some warm weather tomorrow
On the one hand, I'm watching the first few episodes of Tru Calling to see if I want to give this series a shot in regards to this blog--every episode, as I understand it, does involve a time loop, after all.
On the other hand, I've been thinking about relationships today--someone I know learned her relationship isn't what she thought it was and I was thinking about two suggestions one could make when a relationships fails (not to imply a lack of fault, with that phrasing). You could 1) take things more slowly next time, be cautious, be wary, don't get too invested until you have proven you can trust the new guy (or girl), or 2) risk the pain because going all in is worth it...
On a third hand, today is day 316, so I have this smartass urge to once again discuss Phil Connors as a Christ Figure because, well, the oft signed biblical verse John 3:16. But, that topic has been discussed to death. Not unlike a Christ-Figure.
(Meanwhile, some obvious loop markers on my TV--Tru knocks a framed picture down when she reaches to turn off her alarm clock, and the neighbors upstairs are being a little noisy. And her brother calls because he's got some debt issues and, hey, lottery numbers on the TV.
And, I didn't know Zach Galifianakis was in this. Cool.)
Phil doesn't have this problem--the relationship thing--in the time loop, I suppose. Any relationship he's got coming out of the loop has taken an immense amount of time and effort, whether it was worth it or not. Hell, maybe he didn't just go for sex with all those "accessible" women in Punxsutawney.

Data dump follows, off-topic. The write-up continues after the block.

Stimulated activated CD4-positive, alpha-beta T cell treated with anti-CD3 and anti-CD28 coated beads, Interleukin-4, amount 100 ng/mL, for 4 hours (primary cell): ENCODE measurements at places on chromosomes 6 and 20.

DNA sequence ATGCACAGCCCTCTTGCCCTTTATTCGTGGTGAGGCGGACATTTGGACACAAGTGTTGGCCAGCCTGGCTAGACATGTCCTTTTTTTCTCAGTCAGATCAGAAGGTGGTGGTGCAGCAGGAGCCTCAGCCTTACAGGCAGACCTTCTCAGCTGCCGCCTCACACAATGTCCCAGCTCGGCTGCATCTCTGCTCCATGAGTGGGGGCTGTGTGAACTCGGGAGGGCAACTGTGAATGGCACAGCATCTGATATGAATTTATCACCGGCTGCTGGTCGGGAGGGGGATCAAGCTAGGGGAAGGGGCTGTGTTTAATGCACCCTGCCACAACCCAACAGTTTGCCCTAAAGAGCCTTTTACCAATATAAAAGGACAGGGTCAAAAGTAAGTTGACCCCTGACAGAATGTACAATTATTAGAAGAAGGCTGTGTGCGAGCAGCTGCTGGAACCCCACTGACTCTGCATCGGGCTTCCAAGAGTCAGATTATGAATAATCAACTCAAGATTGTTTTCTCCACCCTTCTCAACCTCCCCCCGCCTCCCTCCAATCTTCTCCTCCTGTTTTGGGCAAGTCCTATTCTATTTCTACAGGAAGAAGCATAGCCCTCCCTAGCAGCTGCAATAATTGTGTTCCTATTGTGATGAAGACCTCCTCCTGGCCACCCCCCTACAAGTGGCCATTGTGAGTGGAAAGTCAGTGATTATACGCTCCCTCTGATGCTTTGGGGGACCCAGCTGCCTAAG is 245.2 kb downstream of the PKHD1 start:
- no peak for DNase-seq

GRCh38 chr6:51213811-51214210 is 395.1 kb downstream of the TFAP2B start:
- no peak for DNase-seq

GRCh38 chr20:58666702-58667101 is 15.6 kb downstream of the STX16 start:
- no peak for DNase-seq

I have not had my fair share of significant others. I've had a few... well, only a few. I'm no expert on this subject. But, I know that when a relationship turns out to not be what you thought it was, it hurts. For me, I channeled that hurt into my writing. Poetry both lame and awesome, and once, I put a very dark turn into finishing a novel I had sitting around incomplete.
Hell, a story I had in the planning stages a year ago--I think I may have mentioned it before, I wrote a chapter and got sidetracked last summer--was birthed partly from old ideas I had and partly from some dark feelings coming out of the second separation from my wife. Assuming I eventually--maybe this summer--get back to the story, this might be a bit SPOILERy, but this is something I wrote into my notes for the story last year--this was after divorce has been brought up, before I'd moved out for the second time:
I think I figured out yesterday the theme for Last Song of Whisper Blackbraid. It's about letting go, moving on, when you know you have to but can barely even bear the idea let alone the reality of it. Those parents losing their children, Jason longing for the wife he hasn't seen in years even as he had finally almost moved on to Rien, two old people longing for comfort before they part. And, at the center, Quarrel, feeling that he has but a short time left with his wife, knowing he'll be gone soon, and trying to do his job in the meantime even when all he wants to do is lay [sic] in bed with Nikkel making the last days take as long as they can.
Then it gets really SPOILERy regarding plot details, but you can see my point. If I do write this story, I will keep it dark--it does involve a series of murders and two old men who know, for reasons I will not get into here, that they will be leaving the world they are in very soon--but it may end up a little more plot-driven than character-driven if I'm in a better mood than when I wrote that note. For the record, I am lately in a far better mood than when I wrote that note. But, I understand that pain, that grief. I understand how much it can hurt when someone hurts you, or when circumstance makes it feel like happiness isn't even possible...